Beyond Buy-and-Hold #12
By Rob Bennett
I sold my stocks in the Summer of 1996. My money has been in Treasury Inflation-Protected Securities (TIPS), IBonds and Certificates of Deposit (CDs) for the past 14 years.
Some people think I have made “extreme” choices. I do not. I hope you are willing to listen to my case.
The words “extreme” and “moderate” are relative terms. What is extreme in some circumstances can be entirely moderate in others. For example, driving at a speed of 60 miles per hour is certainly not extreme for those driving on a highway but is entirely out-of-the-ballpark nutso for those driving in residential neighborhoods.
Any fair analysis of the question of whether my stock allocation is an extreme one or not requires consideration of the circumstances in which that allocation was elected.
From a Buy-and-Hold perspective, my allocation is extreme. The Buy-and-Hold Model posits that it is not possible to know in advance how stocks are going to perform at any given time. If that is so, then the best way to assess whether stocks are a good buy or not is to assume that you will receive a long-term return somewhere in the general neighborhood of the average long-term return — 6.5 percent real.
No other asset class offers a value proposition that good. Under the Buy-and-Hold Model, it never makes sense to go with a low stock allocation and a zero stock allocation is always extreme.
There’s a time to be playing it super safe
I don’t believe in the Buy-and-Hold Model.
I believe that long-term stock returns are highly (but not precisely) predictable. I believe that the valuation level that applies when you buy stocks determines the long-term return you obtain from them. That is, the price paid determines the value proposition obtained.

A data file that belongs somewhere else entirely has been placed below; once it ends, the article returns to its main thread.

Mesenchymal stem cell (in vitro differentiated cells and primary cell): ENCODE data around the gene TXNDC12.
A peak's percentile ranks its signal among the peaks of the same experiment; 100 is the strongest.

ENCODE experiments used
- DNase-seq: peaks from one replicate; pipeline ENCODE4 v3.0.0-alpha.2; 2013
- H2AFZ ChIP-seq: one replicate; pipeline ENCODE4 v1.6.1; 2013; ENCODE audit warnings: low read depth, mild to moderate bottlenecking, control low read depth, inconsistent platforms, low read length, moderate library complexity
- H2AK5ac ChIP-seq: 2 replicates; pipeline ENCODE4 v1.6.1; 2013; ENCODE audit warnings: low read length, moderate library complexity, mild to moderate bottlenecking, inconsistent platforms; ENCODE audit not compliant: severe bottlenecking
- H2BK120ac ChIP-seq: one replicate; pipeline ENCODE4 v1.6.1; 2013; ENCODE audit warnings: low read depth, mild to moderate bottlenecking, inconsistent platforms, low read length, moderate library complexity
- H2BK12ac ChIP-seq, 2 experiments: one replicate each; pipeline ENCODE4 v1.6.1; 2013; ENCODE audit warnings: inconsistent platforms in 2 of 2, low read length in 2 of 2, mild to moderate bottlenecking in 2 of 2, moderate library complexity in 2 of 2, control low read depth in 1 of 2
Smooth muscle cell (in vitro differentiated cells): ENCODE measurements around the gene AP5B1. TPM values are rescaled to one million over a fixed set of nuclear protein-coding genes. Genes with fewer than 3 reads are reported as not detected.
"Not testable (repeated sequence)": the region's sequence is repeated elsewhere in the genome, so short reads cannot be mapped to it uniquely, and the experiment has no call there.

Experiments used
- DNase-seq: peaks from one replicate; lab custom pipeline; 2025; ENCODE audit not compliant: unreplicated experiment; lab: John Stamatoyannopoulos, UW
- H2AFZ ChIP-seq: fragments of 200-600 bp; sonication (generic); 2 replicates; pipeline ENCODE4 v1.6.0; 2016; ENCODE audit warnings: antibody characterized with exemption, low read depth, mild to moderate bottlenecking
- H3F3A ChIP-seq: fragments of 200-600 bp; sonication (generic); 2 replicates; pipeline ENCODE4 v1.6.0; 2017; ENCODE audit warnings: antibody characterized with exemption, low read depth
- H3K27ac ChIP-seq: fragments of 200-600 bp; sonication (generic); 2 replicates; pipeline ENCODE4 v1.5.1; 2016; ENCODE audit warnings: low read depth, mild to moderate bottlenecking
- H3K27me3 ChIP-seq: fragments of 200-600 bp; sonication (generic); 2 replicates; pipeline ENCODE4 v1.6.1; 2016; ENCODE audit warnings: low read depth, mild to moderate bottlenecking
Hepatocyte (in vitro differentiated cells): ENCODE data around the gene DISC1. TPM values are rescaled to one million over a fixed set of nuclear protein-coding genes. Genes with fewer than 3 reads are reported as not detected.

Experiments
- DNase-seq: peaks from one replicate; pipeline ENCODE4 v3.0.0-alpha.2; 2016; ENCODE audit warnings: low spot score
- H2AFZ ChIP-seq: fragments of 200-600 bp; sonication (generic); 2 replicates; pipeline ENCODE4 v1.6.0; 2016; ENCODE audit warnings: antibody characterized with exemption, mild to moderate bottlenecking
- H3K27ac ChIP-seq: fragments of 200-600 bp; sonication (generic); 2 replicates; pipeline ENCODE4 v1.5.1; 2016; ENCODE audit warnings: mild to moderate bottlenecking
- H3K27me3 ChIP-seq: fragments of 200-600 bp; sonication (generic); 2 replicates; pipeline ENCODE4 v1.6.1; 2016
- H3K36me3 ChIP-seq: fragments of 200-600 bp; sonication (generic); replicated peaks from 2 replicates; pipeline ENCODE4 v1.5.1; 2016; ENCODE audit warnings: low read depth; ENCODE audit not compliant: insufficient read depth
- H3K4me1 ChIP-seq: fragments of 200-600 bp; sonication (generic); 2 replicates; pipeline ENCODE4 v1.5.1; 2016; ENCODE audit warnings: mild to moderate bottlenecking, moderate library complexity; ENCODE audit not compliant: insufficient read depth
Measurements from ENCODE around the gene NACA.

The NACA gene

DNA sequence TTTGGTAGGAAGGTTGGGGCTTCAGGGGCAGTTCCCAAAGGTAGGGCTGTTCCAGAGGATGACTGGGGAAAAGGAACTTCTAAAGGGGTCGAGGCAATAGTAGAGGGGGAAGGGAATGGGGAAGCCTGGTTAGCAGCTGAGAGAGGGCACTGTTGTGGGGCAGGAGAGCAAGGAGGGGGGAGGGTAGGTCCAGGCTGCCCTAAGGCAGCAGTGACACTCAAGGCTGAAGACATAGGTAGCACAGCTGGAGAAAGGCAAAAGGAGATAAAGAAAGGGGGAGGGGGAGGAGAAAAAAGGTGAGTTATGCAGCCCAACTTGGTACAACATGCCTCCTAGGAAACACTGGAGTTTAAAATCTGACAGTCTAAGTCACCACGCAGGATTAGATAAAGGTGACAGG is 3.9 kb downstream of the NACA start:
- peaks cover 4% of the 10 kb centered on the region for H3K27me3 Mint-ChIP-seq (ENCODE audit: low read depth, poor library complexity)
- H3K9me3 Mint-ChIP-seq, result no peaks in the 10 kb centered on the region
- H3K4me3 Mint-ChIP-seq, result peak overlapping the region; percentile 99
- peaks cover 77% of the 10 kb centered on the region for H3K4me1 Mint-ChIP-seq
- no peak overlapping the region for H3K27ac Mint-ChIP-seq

If that’s so, there are circumstances in which going with a low stock allocation makes sense. Say that you could obtain as high a long-term return from one of the super-safe asset classes as you could obtain from stocks? Do you think it would make sense to go with stocks in circumstances in which you expected to obtain a lower long-term return in “compensation” for taking on the extra risk? The question answers itself.
I was able to obtain a return of 3.5 percent real or higher from my investments in super-safe asset classes for the entire time-period from the Summer of 1996 through today. I of course understand that such rates are not available today. But I have been disenchanted with stocks for 14 years. So I have been looking for appealing alternatives for that entire time -period. When TIPS and IBonds were offering long-term returns of 3.5 percent real, I locked in that rate.
I have a calculator at my web site that performs a regression analysis of the historical stock-return data to reveal the most likely annualized 10-year return for stocks starting from any of the various valuation levels. At no time in the past 14 years (with the exception of a few months in early 2009) has the most likely annualized 10-year return for stocks been greater than the 3.5 percent real return that I have been obtaining from TIPS, IBonds and CDs.